Mexico sends first shipment of blueberries to China amid growing bilateral agro-cooperation

Source: Xinhua| 2017-06-16 11:13:37|Editor: Mengjie
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MEXICO CITY, June 15 (Xinhua) -- In a sign of growing agricultural cooperation between Mexico and China, Mexico dispatched its first shipment of blueberries to the Asian country on a flight from Guadalajara, capital of the west-central state of Jalisco, the government said on Thursday.

The 630-kilo cargo comprised 420 boxes of the fruit cultivated in rural Jalisco, the Ministry of Agriculture said in a statement.

At a high-profile ceremony held at the air terminal, Jalisco Governor Aristoteles Sandoval, officially launched Mexico's first ever China-bound blueberry shipment.

The ministry's coordinator for international affairs, Raul Urteaga, noted Mexico is the world's second-largest producer of berries, including strawberries, blackberries and blueberries.

The shipment represents Mexican blueberry's entry into China's "growing and very significant market," said Urteaga.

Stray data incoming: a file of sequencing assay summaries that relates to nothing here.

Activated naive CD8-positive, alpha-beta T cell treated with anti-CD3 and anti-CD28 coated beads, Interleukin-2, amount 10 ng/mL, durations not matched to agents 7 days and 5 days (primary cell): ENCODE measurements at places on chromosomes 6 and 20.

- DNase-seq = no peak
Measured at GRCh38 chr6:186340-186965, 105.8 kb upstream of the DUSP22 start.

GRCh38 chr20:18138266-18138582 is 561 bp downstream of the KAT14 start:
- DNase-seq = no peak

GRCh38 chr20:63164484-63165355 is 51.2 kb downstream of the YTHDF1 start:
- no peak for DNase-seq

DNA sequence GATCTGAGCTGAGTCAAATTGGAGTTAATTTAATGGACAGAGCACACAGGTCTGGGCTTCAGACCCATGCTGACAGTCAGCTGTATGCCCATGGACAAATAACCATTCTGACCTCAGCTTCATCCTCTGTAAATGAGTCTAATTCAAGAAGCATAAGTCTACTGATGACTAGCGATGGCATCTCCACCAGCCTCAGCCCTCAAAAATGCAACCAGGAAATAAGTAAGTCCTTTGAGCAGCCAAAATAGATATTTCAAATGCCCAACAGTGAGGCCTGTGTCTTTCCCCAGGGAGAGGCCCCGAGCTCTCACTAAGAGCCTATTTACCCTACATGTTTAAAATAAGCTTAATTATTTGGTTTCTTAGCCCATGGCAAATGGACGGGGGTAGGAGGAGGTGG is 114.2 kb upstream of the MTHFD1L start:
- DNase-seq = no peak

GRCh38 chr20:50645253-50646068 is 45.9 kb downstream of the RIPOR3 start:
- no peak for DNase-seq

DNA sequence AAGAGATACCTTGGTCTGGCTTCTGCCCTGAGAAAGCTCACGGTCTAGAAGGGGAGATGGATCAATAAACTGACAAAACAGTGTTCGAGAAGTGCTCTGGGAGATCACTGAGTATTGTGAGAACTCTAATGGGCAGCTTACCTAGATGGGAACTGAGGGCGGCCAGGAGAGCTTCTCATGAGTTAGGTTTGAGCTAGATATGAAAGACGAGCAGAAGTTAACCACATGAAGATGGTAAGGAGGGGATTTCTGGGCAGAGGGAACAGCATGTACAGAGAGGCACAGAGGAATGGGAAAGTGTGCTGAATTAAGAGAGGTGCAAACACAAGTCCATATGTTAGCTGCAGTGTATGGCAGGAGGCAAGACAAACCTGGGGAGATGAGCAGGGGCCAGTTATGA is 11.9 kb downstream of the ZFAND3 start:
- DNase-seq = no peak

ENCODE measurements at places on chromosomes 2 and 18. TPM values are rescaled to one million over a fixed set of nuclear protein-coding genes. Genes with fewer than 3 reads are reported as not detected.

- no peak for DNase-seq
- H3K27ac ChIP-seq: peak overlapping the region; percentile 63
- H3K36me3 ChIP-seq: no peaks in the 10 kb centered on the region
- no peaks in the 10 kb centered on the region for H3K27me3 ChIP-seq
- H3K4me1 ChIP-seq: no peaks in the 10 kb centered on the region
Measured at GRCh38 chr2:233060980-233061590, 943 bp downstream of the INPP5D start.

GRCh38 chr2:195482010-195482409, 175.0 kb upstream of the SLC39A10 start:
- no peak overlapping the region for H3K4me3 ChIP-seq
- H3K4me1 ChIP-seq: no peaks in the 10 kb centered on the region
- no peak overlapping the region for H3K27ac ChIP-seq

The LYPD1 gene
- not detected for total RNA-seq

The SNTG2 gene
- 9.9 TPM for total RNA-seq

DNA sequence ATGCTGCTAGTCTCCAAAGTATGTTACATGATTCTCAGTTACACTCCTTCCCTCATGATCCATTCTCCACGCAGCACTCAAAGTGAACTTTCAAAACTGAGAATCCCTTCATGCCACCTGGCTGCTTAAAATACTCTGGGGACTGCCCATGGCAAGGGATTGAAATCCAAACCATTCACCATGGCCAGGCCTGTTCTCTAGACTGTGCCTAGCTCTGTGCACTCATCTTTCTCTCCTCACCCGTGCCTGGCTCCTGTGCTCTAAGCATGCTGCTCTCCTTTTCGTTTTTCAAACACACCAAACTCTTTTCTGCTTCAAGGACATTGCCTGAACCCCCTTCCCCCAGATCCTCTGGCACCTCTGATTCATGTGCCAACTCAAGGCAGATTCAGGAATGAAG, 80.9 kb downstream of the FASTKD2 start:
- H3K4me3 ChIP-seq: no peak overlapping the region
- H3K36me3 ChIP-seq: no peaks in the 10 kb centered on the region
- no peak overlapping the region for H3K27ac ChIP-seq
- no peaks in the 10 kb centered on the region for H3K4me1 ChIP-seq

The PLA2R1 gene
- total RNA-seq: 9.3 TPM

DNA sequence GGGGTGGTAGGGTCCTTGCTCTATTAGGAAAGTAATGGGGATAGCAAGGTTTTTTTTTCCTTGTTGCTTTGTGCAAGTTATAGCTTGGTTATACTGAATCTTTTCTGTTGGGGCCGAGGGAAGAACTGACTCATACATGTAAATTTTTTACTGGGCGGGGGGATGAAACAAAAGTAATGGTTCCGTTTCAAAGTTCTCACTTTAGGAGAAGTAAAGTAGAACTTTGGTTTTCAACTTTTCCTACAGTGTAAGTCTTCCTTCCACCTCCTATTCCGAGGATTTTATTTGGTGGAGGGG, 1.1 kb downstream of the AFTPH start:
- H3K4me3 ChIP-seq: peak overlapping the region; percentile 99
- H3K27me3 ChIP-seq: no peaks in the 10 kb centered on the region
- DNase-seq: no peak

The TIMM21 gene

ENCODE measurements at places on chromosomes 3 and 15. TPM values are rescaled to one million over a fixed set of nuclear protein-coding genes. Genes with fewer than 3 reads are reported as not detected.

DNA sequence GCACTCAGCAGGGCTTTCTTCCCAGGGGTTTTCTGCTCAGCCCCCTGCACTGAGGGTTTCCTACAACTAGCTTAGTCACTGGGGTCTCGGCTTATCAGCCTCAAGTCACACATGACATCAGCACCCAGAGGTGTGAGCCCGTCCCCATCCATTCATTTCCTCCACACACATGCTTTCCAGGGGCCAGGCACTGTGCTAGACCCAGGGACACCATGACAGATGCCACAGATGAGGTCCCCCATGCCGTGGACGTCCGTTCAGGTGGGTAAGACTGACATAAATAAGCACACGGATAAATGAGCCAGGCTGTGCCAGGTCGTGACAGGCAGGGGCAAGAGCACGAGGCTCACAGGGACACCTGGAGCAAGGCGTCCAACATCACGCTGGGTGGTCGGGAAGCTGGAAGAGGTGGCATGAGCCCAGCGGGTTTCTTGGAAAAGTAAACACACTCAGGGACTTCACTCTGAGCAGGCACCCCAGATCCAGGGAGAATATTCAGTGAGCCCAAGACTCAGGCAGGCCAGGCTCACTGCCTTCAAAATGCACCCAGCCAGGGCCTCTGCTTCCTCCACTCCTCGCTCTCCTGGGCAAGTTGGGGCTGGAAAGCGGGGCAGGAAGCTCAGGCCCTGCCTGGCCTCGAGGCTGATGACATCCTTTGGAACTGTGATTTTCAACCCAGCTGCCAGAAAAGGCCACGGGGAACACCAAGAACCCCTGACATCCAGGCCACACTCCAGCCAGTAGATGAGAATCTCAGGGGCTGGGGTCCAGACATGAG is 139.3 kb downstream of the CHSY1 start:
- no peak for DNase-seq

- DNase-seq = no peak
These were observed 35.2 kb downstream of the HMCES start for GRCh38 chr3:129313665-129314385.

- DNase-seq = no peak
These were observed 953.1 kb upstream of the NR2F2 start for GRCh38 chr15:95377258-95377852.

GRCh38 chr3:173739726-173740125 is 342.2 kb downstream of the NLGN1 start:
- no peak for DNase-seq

According to Sandoval, Jalisco produced 107,109 tons of berries in 2016, generating about 1 billion U.S. dollars in export revenue.

Since 2015, Jalisco-grown raspberries have been shipped to China, helping to boost the sector and generate employment for the state.

Mexican blueberries received the green light from China's General Administration of Quality Supervision, Inspection and Quarantine (AQSIQ) following the signing in November of a bilateral agreement on the required phytosanitary protocols and requirements.

Emblematic Mexican agro-products are increasingly popular in China. According to federal government, Mexican agricultural exports to China rose to 150 million U.S. dollars in 2015.

According to the Mexican data, beer sales nearly tripled from 2012 to 2015 and avocado sales grew 12-fold from 2013 to 2015, while tequila exports surpassed half a million liters.

Mexican economist Anibal Zottele has said that Mexican farmers can greatly benefit from the Chinese market as the country's growing middle class is always seeking more high-quality products, such as Mexican coffee.

"We have to export quality to China. Mexico cannot rely on exporting quantity alone since I am not certain Mexico's entire pork production could meet Chinese demand," he said.

Mexico and China have an opportunity to take a big step forward in agricultural cooperation, said Zottele, who runs the China-Veracruz Studies Center at Veracruz University, adding that right agreements could see more Mexican agricultural products enter the Chinese market.

Mexican dairy products, corn, beef, tobacco and blueberries are currently exported to China, and negotiations are underway to add bananas to the list.